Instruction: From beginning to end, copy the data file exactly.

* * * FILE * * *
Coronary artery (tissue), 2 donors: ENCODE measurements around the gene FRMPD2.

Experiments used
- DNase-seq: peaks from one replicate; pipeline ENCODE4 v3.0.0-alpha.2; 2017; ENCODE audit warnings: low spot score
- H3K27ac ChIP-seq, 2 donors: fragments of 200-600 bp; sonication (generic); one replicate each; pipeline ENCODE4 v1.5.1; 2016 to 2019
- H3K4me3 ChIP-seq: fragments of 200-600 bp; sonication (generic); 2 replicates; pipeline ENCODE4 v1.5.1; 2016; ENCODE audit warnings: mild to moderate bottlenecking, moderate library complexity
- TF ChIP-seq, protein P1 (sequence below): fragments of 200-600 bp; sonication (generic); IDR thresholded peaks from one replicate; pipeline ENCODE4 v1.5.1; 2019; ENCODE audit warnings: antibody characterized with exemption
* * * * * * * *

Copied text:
Coronary artery (tissue), 2 donors: ENCODE measurements around the gene FRMPD2.

Experiments used
- DNase-seq: peaks from one replicate; pipeline ENCODE4 v3.0.0-alpha.2; 2017; ENCODE audit warnings: low spot score
- H3K27ac ChIP-seq, 2 donors: fragments of 200-600 bp; sonication (generic); one replicate each; pipeline ENCODE4 v1.5.1; 2016 to 2019
- H3K4me3 ChIP-seq: fragments of 200-600 bp; sonication (generic); 2 replicates; pipeline ENCODE4 v1.5.1; 2016; ENCODE audit warnings: mild to moderate bottlenecking, moderate library complexity
- TF ChIP-seq, protein P1 (sequence below): fragments of 200-600 bp; sonication (generic); IDR thresholded peaks from one replicate; pipeline ENCODE4 v1.5.1; 2019; ENCODE audit warnings: antibody characterized with exemption